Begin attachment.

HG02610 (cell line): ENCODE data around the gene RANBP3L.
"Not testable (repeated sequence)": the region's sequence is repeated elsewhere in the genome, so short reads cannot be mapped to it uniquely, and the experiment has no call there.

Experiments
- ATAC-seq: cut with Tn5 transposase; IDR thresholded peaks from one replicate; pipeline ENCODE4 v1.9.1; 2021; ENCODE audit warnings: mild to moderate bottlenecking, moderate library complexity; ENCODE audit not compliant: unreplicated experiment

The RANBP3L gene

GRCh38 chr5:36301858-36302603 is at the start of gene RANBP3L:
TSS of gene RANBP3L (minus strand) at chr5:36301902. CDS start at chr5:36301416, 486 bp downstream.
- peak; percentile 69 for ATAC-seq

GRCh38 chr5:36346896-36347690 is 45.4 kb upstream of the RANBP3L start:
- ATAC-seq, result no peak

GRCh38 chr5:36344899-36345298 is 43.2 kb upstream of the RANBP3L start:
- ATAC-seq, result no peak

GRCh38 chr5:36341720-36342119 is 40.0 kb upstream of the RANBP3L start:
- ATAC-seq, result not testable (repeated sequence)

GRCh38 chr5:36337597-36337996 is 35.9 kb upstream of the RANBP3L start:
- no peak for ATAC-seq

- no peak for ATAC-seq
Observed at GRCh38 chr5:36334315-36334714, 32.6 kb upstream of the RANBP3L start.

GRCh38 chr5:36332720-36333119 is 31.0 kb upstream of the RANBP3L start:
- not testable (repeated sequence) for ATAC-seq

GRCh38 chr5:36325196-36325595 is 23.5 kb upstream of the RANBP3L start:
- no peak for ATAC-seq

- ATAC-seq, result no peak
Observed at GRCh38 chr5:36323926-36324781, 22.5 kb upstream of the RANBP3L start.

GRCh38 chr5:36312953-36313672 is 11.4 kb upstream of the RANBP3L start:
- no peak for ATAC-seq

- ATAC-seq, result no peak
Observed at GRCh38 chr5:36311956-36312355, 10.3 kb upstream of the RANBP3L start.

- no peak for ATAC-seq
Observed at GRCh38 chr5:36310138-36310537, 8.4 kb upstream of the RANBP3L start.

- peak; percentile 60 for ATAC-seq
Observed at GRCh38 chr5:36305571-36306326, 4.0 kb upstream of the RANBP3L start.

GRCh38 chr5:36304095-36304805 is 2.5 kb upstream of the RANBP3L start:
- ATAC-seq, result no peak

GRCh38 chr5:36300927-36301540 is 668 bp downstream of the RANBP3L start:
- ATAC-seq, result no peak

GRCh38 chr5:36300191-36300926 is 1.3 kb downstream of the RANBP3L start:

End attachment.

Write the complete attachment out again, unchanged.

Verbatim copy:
HG02610 (cell line): ENCODE data around the gene RANBP3L.
"Not testable (repeated sequence)": the region's sequence is repeated elsewhere in the genome, so short reads cannot be mapped to it uniquely, and the experiment has no call there.

Experiments
- ATAC-seq: cut with Tn5 transposase; IDR thresholded peaks from one replicate; pipeline ENCODE4 v1.9.1; 2021; ENCODE audit warnings: mild to moderate bottlenecking, moderate library complexity; ENCODE audit not compliant: unreplicated experiment

The RANBP3L gene

GRCh38 chr5:36301858-36302603 is at the start of gene RANBP3L:
TSS of gene RANBP3L (minus strand) at chr5:36301902. CDS start at chr5:36301416, 486 bp downstream.
- peak; percentile 69 for ATAC-seq

GRCh38 chr5:36346896-36347690 is 45.4 kb upstream of the RANBP3L start:
- ATAC-seq, result no peak

GRCh38 chr5:36344899-36345298 is 43.2 kb upstream of the RANBP3L start:
- ATAC-seq, result no peak

GRCh38 chr5:36341720-36342119 is 40.0 kb upstream of the RANBP3L start:
- ATAC-seq, result not testable (repeated sequence)

GRCh38 chr5:36337597-36337996 is 35.9 kb upstream of the RANBP3L start:
- no peak for ATAC-seq

- no peak for ATAC-seq
Observed at GRCh38 chr5:36334315-36334714, 32.6 kb upstream of the RANBP3L start.

GRCh38 chr5:36332720-36333119 is 31.0 kb upstream of the RANBP3L start:
- not testable (repeated sequence) for ATAC-seq

GRCh38 chr5:36325196-36325595 is 23.5 kb upstream of the RANBP3L start:
- no peak for ATAC-seq

- ATAC-seq, result no peak
Observed at GRCh38 chr5:36323926-36324781, 22.5 kb upstream of the RANBP3L start.

GRCh38 chr5:36312953-36313672 is 11.4 kb upstream of the RANBP3L start:
- no peak for ATAC-seq

- ATAC-seq, result no peak
Observed at GRCh38 chr5:36311956-36312355, 10.3 kb upstream of the RANBP3L start.

- no peak for ATAC-seq
Observed at GRCh38 chr5:36310138-36310537, 8.4 kb upstream of the RANBP3L start.

- peak; percentile 60 for ATAC-seq
Observed at GRCh38 chr5:36305571-36306326, 4.0 kb upstream of the RANBP3L start.

GRCh38 chr5:36304095-36304805 is 2.5 kb upstream of the RANBP3L start:
- ATAC-seq, result no peak

GRCh38 chr5:36300927-36301540 is 668 bp downstream of the RANBP3L start:
- ATAC-seq, result no peak

GRCh38 chr5:36300191-36300926 is 1.3 kb downstream of the RANBP3L start: